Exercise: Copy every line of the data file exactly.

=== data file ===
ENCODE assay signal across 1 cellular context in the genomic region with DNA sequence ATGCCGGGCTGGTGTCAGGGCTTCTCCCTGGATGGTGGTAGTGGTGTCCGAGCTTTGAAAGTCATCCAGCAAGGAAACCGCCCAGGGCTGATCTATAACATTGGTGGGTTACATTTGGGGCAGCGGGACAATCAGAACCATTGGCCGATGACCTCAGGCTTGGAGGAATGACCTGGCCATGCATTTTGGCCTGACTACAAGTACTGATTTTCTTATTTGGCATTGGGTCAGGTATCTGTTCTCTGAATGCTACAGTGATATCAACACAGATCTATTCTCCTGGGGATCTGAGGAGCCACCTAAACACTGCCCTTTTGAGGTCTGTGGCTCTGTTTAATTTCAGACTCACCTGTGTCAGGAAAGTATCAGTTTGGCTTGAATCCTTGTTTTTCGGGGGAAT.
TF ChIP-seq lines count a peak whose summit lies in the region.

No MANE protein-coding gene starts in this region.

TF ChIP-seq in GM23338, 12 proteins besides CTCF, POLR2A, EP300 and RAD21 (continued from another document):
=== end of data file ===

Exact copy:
ENCODE assay signal across 1 cellular context in the genomic region with DNA sequence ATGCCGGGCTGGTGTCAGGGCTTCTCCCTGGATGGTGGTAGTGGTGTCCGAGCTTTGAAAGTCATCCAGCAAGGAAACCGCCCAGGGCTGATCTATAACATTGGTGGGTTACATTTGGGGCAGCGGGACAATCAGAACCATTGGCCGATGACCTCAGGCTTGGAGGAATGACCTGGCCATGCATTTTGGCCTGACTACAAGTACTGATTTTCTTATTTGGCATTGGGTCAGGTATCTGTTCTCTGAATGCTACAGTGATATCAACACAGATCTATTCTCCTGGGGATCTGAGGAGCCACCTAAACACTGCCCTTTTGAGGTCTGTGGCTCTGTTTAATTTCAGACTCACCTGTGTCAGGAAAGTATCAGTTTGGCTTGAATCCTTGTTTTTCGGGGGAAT.
TF ChIP-seq lines count a peak whose summit lies in the region.

No MANE protein-coding gene starts in this region.

TF ChIP-seq in GM23338, 12 proteins besides CTCF, POLR2A, EP300 and RAD21 (continued from another document):